Despite Government Bailouts, Nearly 80 Percent of French Galleries Saw Their Income Decline in 2020, a New Report Shows

The situation, while grim, is not as dire as previously feared.

The Grand Palais during FIAC. Photo: FRANCOIS GUILLOT/AFP/Getty Images.
The Grand Palais during FIAC. Photo: François Guillot/AFP/Getty Images.

A new report released by a French gallery association has revealed the impact of the pandemic on art galleries around the country in 2020. Despite France’s cross-sector financial support for businesses, and specific measures to bail out the culture sector, 78 percent of galleries saw a decline in income last year.

At the same time, the findings show that the situation is not as bad as previously feared. Last March, the Comité Professionnel des Galeries d’Art issued a stark report warning that one third of French galleries were at risk of closure. The follow-up survey, conducted among the trade association’s 279 gallery members last November, showed a different picture.

“We don’t have many closures linked to Covid for the moment. Those that have closed were mainly those who were already in decline before the crisis, but we must stay vigilant,” Marion Papillon, a gallerist and the head of the trade association, tells Artnet News. “The situation is less dramatic, thanks specifically to cross-sector financial support from the state, but we are worried about the investment capacity for galleries in the months to come.”

The report showed that income had dipped by between 25 and 50 percent for around a third of galleries, and was more than halved for another third compared to 2019. To shelter business, a quarter of all galleries had to make cuts to staff, despite the fact that more than two thirds employed fewer than four people, and just four percent had a staff of more than 10. The worst affected were galleries at both ends of the market spectrum: galleries with an annual income of less than €500,000 or more than €3 million.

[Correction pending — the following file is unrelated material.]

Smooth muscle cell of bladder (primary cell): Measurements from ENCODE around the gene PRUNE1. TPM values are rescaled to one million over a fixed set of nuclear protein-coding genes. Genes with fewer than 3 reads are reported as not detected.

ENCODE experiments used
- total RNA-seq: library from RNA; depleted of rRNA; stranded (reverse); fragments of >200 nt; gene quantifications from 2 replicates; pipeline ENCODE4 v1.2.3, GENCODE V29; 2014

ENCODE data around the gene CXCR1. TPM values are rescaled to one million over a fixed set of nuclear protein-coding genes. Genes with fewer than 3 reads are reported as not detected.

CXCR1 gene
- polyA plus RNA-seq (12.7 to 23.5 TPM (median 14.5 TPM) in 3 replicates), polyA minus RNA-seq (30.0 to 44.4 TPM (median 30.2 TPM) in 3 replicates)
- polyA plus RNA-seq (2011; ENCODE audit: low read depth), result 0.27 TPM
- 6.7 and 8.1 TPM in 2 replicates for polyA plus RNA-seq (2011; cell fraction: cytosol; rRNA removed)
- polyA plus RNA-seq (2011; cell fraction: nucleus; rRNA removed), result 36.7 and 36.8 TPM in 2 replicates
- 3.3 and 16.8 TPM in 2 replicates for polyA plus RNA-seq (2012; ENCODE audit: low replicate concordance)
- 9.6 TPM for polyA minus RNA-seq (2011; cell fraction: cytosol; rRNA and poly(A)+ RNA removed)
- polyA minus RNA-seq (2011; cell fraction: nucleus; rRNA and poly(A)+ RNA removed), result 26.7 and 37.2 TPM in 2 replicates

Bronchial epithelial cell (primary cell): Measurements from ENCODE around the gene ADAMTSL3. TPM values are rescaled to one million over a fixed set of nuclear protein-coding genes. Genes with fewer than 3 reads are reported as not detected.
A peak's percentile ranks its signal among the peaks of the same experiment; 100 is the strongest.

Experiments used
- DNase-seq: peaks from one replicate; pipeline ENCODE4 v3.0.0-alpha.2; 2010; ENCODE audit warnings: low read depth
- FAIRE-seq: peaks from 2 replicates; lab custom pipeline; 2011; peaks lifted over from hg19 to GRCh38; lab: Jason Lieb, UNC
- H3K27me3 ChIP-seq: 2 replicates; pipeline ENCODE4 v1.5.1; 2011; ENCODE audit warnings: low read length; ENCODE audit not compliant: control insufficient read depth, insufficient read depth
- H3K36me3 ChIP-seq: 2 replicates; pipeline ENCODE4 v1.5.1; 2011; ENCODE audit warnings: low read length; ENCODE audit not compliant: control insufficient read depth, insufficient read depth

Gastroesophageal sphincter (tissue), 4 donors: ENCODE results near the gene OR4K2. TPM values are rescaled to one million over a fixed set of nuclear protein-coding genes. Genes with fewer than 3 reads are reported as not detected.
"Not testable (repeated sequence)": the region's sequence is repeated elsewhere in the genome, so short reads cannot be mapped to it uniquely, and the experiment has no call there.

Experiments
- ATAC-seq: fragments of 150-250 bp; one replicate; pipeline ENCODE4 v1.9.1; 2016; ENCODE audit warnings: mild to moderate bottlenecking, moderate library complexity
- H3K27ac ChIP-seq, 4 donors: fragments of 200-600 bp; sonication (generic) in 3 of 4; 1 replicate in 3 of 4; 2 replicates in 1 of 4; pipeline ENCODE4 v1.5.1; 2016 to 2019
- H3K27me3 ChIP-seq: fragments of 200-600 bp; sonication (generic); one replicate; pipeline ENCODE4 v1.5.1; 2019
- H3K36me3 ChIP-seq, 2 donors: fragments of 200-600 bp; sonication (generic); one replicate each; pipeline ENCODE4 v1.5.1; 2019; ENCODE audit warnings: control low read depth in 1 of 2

The greatest losses were suffered during lockdown between March and May 2020, a usually busy fair season when galleries were forced to close their doors. Some 75 percent of the galleries surveyed cited the return of fairs as their top priority for 2021.

The strength of the desire to return to art fairs, which is even greater than it was in the spring, surprised us a little,” Papillon says. “It is very clear that collectors miss the fairs, and that they also give galleries the chance to show more artists and recent works.”

The report stresses the important role that government support has played in mitigating the damage to the industry, as 59 percent of galleries were able to benefit from the state’s partial unemployment program, which saw the government top up the salaries of staff whose hours were reduced. Others benefitted from some tax exemptions, France’s solidarity bailout, and state-guaranteed loans.

Galleries were also boosted by an increase in the national acquisitions budget, which doubled to €1.2 million in 2020, and a quarter of galleries sold at least one work through this program. In 2021, this budget will drop back down to usual levels, but the state has committed to distributing $2 million in direct aid to galleries.

The trade association stresses the importance of continued government support to the sector, given that floundering galleries will also have a ricochet impact on living artists, who make up a significant percentage of the rosters of 73 percent of galleries.

With museums in France still closed, galleries are receiving an increase in footfall, but few purchases are being made.

“For the moment we are essentially a local market, because there is less international travel, and the general mood is not particularly favorable to acquisitions,” Papillon says. But she adds that the increased footfall mostly comprises a new audience that could become buyers in the coming years. Accordingly, the second-highest priority for galleries in the report is maintaining collector relationships and building new ones, followed by improving digital sales tools.

“Whatever happens, it’s important for us to continue to do our jobs, to support artists, and for that we need investment, so we hope that the state will continue to help us,” Papillon says, “not necessarily in the same way it is helping today, but with acquisition budgets for museums, and supports that are specific to the art market.”


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